Trust between the public and the government has reached a new low after the recent price hikes. Adding to the government’s growing unpopularity is the fact that the IMF declared Feb. 15 that it has never recommended lifting bread subsidies or increasing taxes on medicines, adding that economic reforms should not constitute a burden on the poor.
But despite the high disapproval of recent government measures, which included an increase in the electricity tariff and the price of fuel, pundits have been surprised by the low-key public reaction so far. Hassan Barari, a professor of political science at the University of Jordan, told Al-Monitor that successive government policies have put Jordanians under unbearable pressure. “People will take to the street as they are now convinced that it’s not the fault of a single government but the failure of an entire economic policy,” he said.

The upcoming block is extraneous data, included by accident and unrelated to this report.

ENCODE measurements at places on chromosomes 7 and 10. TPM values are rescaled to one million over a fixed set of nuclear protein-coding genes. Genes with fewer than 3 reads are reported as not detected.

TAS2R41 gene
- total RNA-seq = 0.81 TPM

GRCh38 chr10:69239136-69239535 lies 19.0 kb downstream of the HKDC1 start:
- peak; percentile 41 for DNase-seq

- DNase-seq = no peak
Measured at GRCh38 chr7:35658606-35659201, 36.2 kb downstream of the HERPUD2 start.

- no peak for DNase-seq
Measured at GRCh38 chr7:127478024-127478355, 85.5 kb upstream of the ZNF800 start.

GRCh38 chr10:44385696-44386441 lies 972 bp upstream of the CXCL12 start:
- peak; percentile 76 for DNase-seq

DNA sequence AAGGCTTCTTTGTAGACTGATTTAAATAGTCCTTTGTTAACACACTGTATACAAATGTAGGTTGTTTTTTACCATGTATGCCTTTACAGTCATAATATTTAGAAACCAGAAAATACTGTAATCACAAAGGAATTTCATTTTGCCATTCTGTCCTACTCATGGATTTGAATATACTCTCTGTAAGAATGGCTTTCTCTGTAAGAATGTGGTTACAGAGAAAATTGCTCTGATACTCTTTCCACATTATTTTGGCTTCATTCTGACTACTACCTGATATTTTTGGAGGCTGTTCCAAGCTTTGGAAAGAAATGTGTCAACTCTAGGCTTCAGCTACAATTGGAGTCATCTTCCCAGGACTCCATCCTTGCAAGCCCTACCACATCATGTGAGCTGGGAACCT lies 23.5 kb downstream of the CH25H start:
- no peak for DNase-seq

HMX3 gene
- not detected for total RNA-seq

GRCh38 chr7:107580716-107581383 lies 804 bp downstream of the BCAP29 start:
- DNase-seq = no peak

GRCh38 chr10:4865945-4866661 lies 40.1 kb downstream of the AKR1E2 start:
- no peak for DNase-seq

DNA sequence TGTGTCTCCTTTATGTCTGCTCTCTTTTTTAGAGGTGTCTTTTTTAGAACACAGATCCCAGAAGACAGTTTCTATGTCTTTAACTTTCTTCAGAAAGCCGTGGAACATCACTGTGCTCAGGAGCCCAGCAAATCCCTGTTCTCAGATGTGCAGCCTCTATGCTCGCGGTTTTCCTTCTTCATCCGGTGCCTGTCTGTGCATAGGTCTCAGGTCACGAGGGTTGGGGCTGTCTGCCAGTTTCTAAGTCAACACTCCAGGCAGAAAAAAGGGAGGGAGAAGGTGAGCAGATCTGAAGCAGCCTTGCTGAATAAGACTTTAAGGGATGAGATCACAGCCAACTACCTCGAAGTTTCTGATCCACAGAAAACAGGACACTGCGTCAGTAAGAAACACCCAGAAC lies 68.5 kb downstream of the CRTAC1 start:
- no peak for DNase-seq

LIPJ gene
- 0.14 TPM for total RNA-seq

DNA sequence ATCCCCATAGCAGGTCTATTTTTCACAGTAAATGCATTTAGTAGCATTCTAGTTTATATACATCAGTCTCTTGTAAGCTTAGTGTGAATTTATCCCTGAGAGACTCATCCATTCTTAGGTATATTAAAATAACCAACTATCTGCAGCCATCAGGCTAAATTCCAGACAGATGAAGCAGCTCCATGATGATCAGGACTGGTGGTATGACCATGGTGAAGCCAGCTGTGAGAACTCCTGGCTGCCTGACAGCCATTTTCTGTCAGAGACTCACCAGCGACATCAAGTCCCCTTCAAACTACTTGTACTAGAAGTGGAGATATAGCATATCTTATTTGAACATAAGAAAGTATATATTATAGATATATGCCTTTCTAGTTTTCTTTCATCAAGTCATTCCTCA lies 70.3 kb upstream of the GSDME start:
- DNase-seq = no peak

“The solution is in the hands of the king and it is no longer an issue of blaming the government or replacing it. When it comes to the inability to put food on the table, the concept of social security collapses and this threatens the legitimacy of the regime itself,” Barari added.
While Barari said he could not predict how Jordanians would react in the future, he believes the street is reaching a boiling point. He pointed to a new phenomenon that appeared a few days before price hikes went into effect. Between mid-January and the first week of February, a number of armed bank heists took place in Amman, mostly ending in failure. In addition, there were reports of robberies involving gas stations, pharmacies and post offices. In most cases, the perpetrators were young Jordanians with no prior criminal records.